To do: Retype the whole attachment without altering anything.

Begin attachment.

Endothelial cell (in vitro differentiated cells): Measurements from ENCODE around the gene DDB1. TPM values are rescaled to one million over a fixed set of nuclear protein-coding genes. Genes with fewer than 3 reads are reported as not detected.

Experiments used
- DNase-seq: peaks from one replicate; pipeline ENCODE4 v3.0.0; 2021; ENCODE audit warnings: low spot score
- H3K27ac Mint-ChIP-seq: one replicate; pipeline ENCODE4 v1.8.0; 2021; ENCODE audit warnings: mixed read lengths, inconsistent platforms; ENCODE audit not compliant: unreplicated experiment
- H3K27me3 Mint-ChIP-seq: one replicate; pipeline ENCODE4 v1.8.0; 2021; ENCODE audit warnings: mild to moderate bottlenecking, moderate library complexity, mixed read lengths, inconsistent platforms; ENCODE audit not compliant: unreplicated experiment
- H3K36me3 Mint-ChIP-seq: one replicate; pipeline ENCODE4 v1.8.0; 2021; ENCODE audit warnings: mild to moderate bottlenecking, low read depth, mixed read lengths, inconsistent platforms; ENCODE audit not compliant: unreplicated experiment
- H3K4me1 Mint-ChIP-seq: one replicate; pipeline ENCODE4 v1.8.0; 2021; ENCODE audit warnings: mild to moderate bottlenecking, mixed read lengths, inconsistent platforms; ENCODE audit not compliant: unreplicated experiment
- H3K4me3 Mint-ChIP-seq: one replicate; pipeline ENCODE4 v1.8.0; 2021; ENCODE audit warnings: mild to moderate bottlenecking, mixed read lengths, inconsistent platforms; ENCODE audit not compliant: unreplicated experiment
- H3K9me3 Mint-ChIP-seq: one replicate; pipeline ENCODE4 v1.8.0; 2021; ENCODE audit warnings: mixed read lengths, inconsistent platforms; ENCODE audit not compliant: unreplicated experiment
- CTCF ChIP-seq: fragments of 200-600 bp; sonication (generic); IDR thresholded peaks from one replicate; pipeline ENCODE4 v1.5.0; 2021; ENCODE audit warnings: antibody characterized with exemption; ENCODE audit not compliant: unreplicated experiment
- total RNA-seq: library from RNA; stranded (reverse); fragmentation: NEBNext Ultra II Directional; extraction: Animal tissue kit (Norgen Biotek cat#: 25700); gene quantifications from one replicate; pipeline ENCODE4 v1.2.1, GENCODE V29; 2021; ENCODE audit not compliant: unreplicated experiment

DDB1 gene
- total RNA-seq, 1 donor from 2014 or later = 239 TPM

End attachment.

Endothelial cell (in vitro differentiated cells): Measurements from ENCODE around the gene DDB1. TPM values are rescaled to one million over a fixed set of nuclear protein-coding genes. Genes with fewer than 3 reads are reported as not detected.

Experiments used
- DNase-seq: peaks from one replicate; pipeline ENCODE4 v3.0.0; 2021; ENCODE audit warnings: low spot score
- H3K27ac Mint-ChIP-seq: one replicate; pipeline ENCODE4 v1.8.0; 2021; ENCODE audit warnings: mixed read lengths, inconsistent platforms; ENCODE audit not compliant: unreplicated experiment
- H3K27me3 Mint-ChIP-seq: one replicate; pipeline ENCODE4 v1.8.0; 2021; ENCODE audit warnings: mild to moderate bottlenecking, moderate library complexity, mixed read lengths, inconsistent platforms; ENCODE audit not compliant: unreplicated experiment
- H3K36me3 Mint-ChIP-seq: one replicate; pipeline ENCODE4 v1.8.0; 2021; ENCODE audit warnings: mild to moderate bottlenecking, low read depth, mixed read lengths, inconsistent platforms; ENCODE audit not compliant: unreplicated experiment
- H3K4me1 Mint-ChIP-seq: one replicate; pipeline ENCODE4 v1.8.0; 2021; ENCODE audit warnings: mild to moderate bottlenecking, mixed read lengths, inconsistent platforms; ENCODE audit not compliant: unreplicated experiment
- H3K4me3 Mint-ChIP-seq: one replicate; pipeline ENCODE4 v1.8.0; 2021; ENCODE audit warnings: mild to moderate bottlenecking, mixed read lengths, inconsistent platforms; ENCODE audit not compliant: unreplicated experiment
- H3K9me3 Mint-ChIP-seq: one replicate; pipeline ENCODE4 v1.8.0; 2021; ENCODE audit warnings: mixed read lengths, inconsistent platforms; ENCODE audit not compliant: unreplicated experiment
- CTCF ChIP-seq: fragments of 200-600 bp; sonication (generic); IDR thresholded peaks from one replicate; pipeline ENCODE4 v1.5.0; 2021; ENCODE audit warnings: antibody characterized with exemption; ENCODE audit not compliant: unreplicated experiment
- total RNA-seq: library from RNA; stranded (reverse); fragmentation: NEBNext Ultra II Directional; extraction: Animal tissue kit (Norgen Biotek cat#: 25700); gene quantifications from one replicate; pipeline ENCODE4 v1.2.1, GENCODE V29; 2021; ENCODE audit not compliant: unreplicated experiment

DDB1 gene
- total RNA-seq, 1 donor from 2014 or later = 239 TPM